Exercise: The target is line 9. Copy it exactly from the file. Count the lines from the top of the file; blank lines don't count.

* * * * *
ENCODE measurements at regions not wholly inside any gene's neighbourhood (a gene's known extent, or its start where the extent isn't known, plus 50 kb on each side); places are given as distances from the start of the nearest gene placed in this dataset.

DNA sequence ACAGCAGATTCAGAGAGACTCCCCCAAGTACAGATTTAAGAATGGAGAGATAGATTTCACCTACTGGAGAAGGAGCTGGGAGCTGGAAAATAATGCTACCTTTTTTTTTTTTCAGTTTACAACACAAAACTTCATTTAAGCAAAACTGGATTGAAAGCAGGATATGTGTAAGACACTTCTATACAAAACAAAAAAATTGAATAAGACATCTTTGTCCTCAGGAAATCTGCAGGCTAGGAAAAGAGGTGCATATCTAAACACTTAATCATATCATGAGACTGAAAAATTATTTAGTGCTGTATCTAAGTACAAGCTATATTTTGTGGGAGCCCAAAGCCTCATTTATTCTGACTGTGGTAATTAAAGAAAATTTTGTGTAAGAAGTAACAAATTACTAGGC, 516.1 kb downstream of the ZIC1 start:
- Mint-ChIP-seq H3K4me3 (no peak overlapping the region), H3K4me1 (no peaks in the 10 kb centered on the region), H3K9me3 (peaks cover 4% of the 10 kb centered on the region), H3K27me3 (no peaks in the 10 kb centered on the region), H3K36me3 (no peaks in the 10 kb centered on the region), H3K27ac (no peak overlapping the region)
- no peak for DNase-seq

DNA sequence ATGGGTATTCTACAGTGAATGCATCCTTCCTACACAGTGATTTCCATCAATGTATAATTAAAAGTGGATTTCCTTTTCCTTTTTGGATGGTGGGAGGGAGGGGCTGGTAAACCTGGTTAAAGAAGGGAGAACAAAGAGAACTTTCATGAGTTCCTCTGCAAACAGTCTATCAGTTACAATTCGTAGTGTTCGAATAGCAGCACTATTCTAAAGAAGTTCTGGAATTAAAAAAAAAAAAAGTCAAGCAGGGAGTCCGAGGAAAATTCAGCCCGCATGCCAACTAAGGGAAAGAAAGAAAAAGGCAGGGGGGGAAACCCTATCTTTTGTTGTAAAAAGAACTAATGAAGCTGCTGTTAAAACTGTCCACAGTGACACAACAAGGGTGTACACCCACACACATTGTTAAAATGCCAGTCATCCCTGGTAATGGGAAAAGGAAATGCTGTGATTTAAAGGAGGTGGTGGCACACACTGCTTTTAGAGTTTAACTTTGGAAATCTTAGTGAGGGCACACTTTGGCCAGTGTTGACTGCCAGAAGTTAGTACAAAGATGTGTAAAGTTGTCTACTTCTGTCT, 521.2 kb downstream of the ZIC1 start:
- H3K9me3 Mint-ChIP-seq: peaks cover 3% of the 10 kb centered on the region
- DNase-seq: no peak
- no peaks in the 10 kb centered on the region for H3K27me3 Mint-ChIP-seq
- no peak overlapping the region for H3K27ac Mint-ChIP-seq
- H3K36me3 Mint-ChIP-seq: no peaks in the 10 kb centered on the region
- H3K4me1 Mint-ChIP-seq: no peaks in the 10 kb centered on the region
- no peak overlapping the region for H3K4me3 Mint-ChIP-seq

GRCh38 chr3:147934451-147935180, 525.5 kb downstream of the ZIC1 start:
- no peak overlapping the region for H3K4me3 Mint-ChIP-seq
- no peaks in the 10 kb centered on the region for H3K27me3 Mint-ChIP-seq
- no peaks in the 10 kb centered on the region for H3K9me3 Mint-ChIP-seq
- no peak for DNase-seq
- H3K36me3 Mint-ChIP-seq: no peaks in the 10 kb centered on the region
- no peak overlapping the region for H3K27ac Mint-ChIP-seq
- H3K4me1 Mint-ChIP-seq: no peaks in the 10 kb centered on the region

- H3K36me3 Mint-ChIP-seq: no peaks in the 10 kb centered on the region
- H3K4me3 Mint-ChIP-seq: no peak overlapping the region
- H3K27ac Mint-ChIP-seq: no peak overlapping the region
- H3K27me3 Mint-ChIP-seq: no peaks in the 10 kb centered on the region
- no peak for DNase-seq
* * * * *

- no peak overlapping the region for H3K27ac Mint-ChIP-seq